The atmosphere was intense as Michigan freshman swimmer Tommy Cope and Indiana’s defending NCAA champion Ian Finnerty barrelled toward the wall in the final seconds of the 200-yard individual medley.
In one of the Wolverines’ many tight finishes of the day, Cope pulled off the upset by the narrowest of margins, besting Finnerty by a mere .01 seconds, 1:46.55 to 1:46.56.
The tight finish was one of the several high points in No. 4 Michigan’s performance at No. 3 Indiana on Thursday afternoon. Despite ultimately losing 173.5-126.5, the meet showed signs of promise for the Wolverines’ ability to compete against an elite team with few weaknesses.
Cope’s unexpected win was complemented by his more decisive victory against Finnerty in the 200-yard breaststroke. Sophomore Luis Gustavo Borges cracked the elusive 20-second barrier in the 50-yard freestyle event, besting the Hoosiers’ World Championship gold medalist Zach Apple. Junior Miles Smachlo, meanwhile, swept both butterfly events, defeating Indiana’s defending two-time Big Ten champion Vini Lanza in the 200-yard event and notching another hairbreadth win for the Wolverines in the 100-yard, beating Lanza by a tenth of a second.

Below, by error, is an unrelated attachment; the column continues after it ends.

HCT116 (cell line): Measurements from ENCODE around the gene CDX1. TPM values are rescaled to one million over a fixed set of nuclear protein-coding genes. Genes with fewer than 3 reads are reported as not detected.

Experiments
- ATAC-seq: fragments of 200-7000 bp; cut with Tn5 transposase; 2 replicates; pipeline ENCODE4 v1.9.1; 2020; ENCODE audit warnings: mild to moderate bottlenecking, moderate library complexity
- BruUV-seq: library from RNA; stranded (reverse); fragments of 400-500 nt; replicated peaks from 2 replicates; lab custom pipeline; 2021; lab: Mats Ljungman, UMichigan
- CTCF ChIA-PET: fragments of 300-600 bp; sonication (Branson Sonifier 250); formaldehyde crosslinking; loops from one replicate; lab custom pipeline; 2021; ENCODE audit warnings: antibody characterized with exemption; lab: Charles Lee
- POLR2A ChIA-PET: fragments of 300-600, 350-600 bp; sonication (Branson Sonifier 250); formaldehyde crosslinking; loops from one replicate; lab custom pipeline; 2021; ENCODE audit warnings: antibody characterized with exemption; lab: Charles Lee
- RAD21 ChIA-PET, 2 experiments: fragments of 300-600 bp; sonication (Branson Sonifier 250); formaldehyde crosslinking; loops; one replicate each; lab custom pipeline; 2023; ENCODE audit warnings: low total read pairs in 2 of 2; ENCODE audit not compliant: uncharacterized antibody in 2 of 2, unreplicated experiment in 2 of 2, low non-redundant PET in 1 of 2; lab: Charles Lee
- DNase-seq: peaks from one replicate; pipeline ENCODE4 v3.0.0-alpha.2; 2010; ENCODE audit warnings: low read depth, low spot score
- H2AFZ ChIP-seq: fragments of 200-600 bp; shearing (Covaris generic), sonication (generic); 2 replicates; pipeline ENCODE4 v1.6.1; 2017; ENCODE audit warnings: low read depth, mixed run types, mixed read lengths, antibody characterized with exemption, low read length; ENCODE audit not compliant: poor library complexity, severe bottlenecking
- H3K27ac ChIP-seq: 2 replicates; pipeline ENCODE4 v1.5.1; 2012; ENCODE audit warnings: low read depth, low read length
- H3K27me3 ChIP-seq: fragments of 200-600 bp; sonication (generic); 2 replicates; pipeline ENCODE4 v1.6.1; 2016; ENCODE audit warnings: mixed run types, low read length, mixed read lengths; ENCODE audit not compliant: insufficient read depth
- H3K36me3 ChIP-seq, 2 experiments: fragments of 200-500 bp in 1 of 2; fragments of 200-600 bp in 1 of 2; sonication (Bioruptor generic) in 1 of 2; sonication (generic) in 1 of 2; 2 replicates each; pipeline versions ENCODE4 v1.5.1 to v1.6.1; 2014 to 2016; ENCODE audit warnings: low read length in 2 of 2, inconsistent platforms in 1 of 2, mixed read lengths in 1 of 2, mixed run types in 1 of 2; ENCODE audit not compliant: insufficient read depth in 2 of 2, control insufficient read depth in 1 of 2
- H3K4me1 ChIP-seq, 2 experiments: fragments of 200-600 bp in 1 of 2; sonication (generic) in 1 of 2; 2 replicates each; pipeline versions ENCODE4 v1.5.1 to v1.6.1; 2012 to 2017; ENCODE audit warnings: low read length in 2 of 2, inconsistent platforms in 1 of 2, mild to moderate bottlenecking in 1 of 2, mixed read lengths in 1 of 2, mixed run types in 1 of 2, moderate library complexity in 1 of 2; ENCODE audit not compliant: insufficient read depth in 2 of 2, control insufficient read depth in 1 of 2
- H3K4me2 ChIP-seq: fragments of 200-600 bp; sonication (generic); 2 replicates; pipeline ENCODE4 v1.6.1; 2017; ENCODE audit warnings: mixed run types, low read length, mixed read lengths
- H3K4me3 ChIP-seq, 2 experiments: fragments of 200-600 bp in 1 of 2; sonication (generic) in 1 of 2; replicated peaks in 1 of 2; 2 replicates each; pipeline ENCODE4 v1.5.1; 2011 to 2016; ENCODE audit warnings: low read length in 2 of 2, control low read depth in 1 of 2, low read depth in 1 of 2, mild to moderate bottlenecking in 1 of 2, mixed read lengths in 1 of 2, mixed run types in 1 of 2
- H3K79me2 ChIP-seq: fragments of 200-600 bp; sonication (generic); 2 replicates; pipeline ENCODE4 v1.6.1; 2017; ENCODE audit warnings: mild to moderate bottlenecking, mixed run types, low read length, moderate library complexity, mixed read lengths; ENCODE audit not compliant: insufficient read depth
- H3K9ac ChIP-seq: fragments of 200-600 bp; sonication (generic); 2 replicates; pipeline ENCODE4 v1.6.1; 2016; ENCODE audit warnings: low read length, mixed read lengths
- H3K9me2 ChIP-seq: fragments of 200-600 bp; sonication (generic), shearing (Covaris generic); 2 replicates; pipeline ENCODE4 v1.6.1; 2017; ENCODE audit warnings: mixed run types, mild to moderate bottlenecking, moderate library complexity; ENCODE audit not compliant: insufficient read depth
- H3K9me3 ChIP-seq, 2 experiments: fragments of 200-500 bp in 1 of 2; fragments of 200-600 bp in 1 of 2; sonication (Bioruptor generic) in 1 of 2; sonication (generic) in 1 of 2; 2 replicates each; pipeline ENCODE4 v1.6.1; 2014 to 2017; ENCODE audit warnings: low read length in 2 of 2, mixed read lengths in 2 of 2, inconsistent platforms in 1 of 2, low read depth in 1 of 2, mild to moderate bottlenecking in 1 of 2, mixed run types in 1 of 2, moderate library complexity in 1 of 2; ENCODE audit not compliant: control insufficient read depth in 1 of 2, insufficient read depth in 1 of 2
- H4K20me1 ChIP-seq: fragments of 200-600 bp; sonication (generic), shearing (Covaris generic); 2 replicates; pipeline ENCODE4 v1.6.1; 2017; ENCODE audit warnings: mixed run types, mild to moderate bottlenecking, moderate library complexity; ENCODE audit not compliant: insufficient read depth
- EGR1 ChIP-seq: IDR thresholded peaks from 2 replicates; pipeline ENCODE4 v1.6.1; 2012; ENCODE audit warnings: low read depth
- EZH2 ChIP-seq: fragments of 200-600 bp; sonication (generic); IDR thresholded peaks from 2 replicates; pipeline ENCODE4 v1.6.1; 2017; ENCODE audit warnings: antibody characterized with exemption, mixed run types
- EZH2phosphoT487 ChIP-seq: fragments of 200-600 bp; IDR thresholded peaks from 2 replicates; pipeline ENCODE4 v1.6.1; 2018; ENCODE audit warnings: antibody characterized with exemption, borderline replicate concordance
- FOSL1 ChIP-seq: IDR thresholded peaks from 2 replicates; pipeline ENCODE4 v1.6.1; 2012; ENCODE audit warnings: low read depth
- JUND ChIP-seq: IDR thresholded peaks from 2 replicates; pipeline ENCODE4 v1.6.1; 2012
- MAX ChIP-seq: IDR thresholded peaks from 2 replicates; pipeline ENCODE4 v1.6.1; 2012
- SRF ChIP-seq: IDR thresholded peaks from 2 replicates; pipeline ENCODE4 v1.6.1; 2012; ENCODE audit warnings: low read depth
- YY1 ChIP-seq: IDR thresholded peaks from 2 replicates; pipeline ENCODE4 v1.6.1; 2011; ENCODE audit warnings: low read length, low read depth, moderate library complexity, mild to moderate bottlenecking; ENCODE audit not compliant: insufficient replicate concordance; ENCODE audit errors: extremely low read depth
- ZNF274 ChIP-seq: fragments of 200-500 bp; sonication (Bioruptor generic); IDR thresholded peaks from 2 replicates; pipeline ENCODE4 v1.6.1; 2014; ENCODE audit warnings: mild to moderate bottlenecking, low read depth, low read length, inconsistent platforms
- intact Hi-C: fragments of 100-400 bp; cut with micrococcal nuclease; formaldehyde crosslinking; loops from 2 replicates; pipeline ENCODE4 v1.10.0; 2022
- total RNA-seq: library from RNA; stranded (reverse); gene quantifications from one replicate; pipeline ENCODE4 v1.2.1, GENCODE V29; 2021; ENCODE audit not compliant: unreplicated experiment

“(Smachlo) had been injured for a while,” Michigan coach Mike Bottom said. “We didn’t even know if he was going to be able to swim, so the fact that he pulled it out in both of those events was great.”
Sophomore Ricardo Vargas, who has impressed in distance events throughout the season, showed up again in Bloomington. He combined with junior Felix Auböck, a fellow 2016 Olympian, for a 1-2 finish in the 500-yard freestyle. Vargas also won the 1000-yard freestyle by another thin margin, finishing 2.57 seconds ahead of the Hoosiers’ Michael Brinegar.
In both the 200-yard medley relay as well as the 400-yard freestyle relay, however, the Wolverines came up short, allowing Indiana to secure a victory.
“Losing both relays was definitely tough,” Bottom said. “But we know what we have to work on.”
On the diving side, Michigan sophomore Ross Todd took third place in both the one-and three-meter events, but overall, the Wolverines came away with no wins. This did not come as a surprise to the coaching staff.
“Our divers dove tough and they weren’t intimidated,” Bottom said. “But going against a National Champion and Olympian, those weren’t points that we expected to get.
“Indiana has really got some world-beaters. They have several Olympians and All-Americans. So we were very glad that we came away winning some events that we hadn’t expected to.”
The mixed results were nonetheless promising for Michigan, which proved it will be a strong competitor in the Big Ten as the season continues.